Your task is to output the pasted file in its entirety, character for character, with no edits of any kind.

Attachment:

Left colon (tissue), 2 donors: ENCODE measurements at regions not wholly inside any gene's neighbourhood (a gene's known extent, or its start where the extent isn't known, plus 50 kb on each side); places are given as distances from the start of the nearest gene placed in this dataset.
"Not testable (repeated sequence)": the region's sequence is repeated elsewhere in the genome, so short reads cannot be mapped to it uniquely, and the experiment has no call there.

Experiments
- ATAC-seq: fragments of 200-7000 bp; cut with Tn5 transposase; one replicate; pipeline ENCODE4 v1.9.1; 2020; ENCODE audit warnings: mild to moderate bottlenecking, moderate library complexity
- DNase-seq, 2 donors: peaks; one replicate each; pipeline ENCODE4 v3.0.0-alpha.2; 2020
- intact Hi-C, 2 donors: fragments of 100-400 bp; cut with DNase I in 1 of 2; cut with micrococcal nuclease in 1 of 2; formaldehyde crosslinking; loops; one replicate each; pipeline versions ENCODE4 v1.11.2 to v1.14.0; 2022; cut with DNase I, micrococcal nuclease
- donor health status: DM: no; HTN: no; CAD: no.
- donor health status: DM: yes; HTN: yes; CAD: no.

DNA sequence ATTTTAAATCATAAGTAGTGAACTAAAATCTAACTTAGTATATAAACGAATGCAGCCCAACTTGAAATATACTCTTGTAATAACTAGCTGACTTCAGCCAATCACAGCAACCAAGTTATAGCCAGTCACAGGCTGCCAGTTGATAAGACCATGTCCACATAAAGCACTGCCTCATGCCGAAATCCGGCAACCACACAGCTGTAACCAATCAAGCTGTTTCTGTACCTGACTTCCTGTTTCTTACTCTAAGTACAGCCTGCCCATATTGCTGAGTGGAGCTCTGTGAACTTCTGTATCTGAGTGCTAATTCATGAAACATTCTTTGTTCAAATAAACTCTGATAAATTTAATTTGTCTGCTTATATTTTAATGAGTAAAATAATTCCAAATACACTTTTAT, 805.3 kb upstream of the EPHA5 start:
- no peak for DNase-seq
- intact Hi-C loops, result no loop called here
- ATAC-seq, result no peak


Left colon (tissue), 2 donors: ENCODE measurements at regions not wholly inside any gene's neighbourhood (a gene's known extent, or its start where the extent isn't known, plus 50 kb on each side); places are given as distances from the start of the nearest gene placed in this dataset.
"Not testable (repeated sequence)": the region's sequence is repeated elsewhere in the genome, so short reads cannot be mapped to it uniquely, and the experiment has no call there.

Experiments
- ATAC-seq: fragments of 200-7000 bp; cut with Tn5 transposase; one replicate; pipeline ENCODE4 v1.9.1; 2020; ENCODE audit warnings: mild to moderate bottlenecking, moderate library complexity
- DNase-seq, 2 donors: peaks; one replicate each; pipeline ENCODE4 v3.0.0-alpha.2; 2020
- intact Hi-C, 2 donors: fragments of 100-400 bp; cut with DNase I in 1 of 2; cut with micrococcal nuclease in 1 of 2; formaldehyde crosslinking; loops; one replicate each; pipeline versions ENCODE4 v1.11.2 to v1.14.0; 2022; cut with DNase I, micrococcal nuclease
- donor health status: DM: no; HTN: no; CAD: no.
- donor health status: DM: yes; HTN: yes; CAD: no.

DNA sequence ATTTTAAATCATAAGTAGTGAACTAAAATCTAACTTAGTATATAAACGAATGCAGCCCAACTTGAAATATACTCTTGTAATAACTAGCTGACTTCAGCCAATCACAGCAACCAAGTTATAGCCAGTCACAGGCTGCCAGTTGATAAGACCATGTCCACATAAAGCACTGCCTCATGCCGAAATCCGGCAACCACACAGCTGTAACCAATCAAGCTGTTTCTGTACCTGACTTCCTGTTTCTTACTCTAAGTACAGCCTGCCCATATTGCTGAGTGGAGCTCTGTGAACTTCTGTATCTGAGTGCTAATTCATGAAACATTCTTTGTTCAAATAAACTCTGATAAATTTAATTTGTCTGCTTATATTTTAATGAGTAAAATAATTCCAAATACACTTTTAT, 805.3 kb upstream of the EPHA5 start:
- no peak for DNase-seq
- intact Hi-C loops, result no loop called here
- ATAC-seq, result no peak